An Approach to Suffering: ACT
Suffering is a part of the natural furniture of the world. Living here involves encountering tragedy. Seneca once remarked, "What need is there to weep over parts of life? The whole of it calls for tears."
One of the best ways to understand a life philosophy is to look at how it responds to suffering.
Let's take that approach with acceptance commitment therapy. Although strictly a therapy, the ideas touch fundamental questions about the causes and value of suffering.
The core tenet of ACT is that trying to get rid of pain only amplifies it.
Our minds naturally cause a vast amount of suffering. Human animals just are the kind of thing that produce negative thoughts and experiences for their consumption. Our heads are always thinking and relating things. The content they produce is often unpleasant. And then we insist on fanning the flames. What begins as thoughts about todos transforms into existential angst over one's career, which morphs into judgments about how easily distracted one is and on and on.
The natural response to negative experiences and thoughts is to seek to end them. But often, this feeds the negative cycle. Instead of removing the thoughts, fighting often gives our heads more material to interact with. If fighting doesn't work, the other natural response is flight. This is not a successful strategy:
When we try to run away from a painful thought, feeling, or bodily sensation, it becomes more important and tends to occur more intensely or frequently. Because running away also means that we are taking our fearful thoughts literally, they become more believable and entangling.
Escaping from negative thoughts communicates that the thought is something worth running away from. Fighting communicates the same message.
Instead of firefighting pain and anxiety, we can willingly accept it and get on with living our life.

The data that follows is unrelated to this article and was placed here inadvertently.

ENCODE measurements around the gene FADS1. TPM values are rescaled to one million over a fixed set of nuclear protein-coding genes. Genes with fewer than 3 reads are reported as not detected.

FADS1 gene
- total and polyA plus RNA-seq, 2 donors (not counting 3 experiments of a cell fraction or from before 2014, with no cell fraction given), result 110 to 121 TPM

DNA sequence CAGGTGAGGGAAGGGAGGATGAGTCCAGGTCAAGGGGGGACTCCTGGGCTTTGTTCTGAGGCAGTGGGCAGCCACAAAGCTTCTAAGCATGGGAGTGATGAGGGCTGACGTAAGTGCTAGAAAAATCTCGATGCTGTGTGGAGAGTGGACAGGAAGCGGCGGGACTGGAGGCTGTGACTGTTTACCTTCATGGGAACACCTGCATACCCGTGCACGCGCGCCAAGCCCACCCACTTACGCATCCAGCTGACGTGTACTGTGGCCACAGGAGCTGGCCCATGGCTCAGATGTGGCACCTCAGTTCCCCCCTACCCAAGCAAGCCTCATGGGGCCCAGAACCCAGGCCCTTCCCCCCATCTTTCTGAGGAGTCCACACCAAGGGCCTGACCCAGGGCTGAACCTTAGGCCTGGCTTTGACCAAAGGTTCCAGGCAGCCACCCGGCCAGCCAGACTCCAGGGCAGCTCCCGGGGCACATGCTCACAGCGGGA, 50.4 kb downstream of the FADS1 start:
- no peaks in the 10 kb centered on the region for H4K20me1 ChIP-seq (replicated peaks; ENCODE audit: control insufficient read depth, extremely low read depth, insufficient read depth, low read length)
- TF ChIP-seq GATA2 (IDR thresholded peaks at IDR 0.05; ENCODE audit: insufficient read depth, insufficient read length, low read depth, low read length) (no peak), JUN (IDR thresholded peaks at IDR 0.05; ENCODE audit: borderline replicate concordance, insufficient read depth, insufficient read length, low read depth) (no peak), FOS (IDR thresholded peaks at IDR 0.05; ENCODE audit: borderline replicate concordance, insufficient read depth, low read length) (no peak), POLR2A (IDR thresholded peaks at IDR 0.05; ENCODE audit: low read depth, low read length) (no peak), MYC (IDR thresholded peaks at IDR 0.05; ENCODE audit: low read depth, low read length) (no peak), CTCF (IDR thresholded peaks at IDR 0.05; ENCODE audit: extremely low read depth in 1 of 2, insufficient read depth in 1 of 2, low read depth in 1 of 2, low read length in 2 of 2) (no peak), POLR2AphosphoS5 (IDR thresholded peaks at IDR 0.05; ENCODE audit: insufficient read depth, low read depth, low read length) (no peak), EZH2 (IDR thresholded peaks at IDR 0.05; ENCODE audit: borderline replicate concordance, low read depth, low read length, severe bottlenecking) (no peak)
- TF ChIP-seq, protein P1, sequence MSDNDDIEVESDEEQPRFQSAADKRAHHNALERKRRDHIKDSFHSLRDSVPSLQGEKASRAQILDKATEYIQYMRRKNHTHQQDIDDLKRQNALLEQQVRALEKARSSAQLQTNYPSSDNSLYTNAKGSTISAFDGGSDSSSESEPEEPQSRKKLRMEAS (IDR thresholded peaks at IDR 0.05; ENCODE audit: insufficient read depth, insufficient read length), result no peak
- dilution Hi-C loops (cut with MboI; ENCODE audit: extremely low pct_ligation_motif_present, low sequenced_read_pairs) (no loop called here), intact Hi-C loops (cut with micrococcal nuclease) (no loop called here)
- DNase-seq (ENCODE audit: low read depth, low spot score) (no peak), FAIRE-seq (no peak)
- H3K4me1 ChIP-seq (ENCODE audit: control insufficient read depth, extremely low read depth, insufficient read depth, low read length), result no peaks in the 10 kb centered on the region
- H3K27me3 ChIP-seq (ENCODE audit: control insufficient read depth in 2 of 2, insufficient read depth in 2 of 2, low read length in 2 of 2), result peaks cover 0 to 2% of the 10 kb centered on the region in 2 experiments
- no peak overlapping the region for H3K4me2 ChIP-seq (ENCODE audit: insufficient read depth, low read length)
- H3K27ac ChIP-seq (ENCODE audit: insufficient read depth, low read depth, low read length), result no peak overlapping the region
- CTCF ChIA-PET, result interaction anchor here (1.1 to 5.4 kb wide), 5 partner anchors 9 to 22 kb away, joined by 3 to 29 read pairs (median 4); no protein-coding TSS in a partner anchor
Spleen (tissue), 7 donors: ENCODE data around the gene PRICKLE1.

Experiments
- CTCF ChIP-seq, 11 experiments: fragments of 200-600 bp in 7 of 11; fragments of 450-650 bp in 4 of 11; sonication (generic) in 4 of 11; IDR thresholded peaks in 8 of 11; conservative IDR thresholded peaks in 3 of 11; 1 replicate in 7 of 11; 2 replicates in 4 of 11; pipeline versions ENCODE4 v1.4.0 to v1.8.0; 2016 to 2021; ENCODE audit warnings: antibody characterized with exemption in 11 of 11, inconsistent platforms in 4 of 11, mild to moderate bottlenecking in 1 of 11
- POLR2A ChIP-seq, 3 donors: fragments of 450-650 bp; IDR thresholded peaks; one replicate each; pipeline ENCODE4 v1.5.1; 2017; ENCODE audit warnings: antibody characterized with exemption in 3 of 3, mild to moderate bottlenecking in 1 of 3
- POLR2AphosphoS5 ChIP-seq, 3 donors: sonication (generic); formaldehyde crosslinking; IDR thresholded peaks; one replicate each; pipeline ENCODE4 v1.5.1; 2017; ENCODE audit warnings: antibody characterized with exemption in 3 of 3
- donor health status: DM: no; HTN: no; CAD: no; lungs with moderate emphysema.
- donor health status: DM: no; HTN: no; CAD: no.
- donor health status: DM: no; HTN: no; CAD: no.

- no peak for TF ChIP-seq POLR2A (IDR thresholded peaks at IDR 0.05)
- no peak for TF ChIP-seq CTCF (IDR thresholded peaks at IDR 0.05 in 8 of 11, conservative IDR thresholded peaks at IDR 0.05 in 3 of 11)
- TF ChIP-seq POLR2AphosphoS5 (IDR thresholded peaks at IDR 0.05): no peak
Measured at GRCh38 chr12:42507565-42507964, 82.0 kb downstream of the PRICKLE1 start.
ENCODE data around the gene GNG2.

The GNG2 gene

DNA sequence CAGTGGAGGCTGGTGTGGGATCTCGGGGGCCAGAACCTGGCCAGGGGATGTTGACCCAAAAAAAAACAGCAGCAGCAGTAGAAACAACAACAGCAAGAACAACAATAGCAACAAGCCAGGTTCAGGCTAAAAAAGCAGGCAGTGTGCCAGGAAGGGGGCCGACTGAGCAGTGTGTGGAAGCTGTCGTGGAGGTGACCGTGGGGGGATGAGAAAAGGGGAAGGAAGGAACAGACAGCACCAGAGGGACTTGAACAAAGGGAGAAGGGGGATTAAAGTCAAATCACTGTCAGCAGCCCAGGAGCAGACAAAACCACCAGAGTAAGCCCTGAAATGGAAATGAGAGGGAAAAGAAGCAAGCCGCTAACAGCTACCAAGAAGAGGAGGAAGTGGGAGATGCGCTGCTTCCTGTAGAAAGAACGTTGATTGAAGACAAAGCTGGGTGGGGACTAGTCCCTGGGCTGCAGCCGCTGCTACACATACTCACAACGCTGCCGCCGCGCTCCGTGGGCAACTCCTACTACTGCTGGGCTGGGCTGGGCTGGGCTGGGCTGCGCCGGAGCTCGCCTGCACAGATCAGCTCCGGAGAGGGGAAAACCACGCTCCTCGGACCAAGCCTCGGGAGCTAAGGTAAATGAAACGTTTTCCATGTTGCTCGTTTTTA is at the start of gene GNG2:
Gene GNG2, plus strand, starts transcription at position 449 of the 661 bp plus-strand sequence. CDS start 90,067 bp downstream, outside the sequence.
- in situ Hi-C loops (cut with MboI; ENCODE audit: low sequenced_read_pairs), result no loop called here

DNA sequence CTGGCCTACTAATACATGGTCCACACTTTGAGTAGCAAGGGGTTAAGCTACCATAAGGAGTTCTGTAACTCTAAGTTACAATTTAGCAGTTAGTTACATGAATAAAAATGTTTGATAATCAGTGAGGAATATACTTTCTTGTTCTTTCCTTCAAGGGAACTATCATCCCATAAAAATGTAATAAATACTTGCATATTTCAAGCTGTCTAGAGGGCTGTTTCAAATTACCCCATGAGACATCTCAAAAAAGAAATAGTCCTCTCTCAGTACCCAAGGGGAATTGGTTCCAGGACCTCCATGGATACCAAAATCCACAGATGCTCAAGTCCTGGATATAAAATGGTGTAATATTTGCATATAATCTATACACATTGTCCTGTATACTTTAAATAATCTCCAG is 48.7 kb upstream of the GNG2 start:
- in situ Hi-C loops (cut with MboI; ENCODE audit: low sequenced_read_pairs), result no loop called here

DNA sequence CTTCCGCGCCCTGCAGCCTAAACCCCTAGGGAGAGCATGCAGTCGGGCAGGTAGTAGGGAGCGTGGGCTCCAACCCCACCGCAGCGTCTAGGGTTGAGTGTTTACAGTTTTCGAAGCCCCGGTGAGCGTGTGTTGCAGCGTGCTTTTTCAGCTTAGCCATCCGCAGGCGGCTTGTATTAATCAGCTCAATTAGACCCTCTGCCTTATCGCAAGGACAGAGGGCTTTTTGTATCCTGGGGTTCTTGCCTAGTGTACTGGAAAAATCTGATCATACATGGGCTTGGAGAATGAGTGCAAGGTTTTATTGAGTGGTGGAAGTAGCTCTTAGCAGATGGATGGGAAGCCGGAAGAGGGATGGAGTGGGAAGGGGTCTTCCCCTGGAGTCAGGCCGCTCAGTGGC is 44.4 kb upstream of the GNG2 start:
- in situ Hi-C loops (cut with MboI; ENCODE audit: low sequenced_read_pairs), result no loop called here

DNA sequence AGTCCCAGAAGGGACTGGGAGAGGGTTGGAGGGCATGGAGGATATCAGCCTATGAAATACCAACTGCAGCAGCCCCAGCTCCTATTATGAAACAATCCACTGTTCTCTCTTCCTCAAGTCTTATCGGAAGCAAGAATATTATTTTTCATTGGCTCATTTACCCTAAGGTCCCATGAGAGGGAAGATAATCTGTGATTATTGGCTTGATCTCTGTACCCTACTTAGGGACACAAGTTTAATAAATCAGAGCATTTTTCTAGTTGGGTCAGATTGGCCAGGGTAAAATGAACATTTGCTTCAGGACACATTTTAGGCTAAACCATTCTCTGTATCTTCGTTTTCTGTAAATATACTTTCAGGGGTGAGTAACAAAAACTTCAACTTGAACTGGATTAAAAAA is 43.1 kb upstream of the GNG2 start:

This requires reframing our beliefs about the badness of pain and anxiety. Negative experiences are only bad when they prevent us from living in accord with our values. Sometimes they distort our vision so much that it becomes impossible to navigate through relationships and work. If we avoid going where we want to go or doing what we've always wanted to do out of fear or rejection - that is the stuff of suffering. Yet, negative experiences not intrinsically bad. They are not undesirable in and of themselves.
Willing acceptance is a skill. Steven Hayes, the founder of ACT, suggests many ways of practicing it, such as through meditation: noticing thoughts and sensations without judgment. One of my favorite exercises involves meditating on every sensation and imagining willing each into existence. Imagine that you're choosing and bringing into being each sensation - whatever it is. In a sense, you are. For you could be doing something else. To up the ante, Hayes suggests holding one's breath for long periods. Notice how the sensation that one needs to breathe loses some of its force when one remembers that one chose to do the exercise.
The other half of ACT, commitment, has much in common with the Stoic idea of virtue. Commitment entails making decisions that align with our values. It does not mean that we must achieve every goal. It's more about freely choosing what is important to us and living according to that than selecting goals and accomplishing them. At this point, ACT is a therapy and not a philosophy - it is not entirely quiet on the matter of what our values should be, but it's not exceptionally opinionated. ACT is a therapy made by therapists for therapists, not for philosophers or priests.
ACT doesn't amount to a full-fledged response to the problem of suffering. But it's a useful tool. These days, I worry that commercial and cultural solutions to suffering involve going further into the head – when life is more about getting out of it.
Acceptance, for managing the turmoil of the external and internal world, commitment, for following through and making the best of it.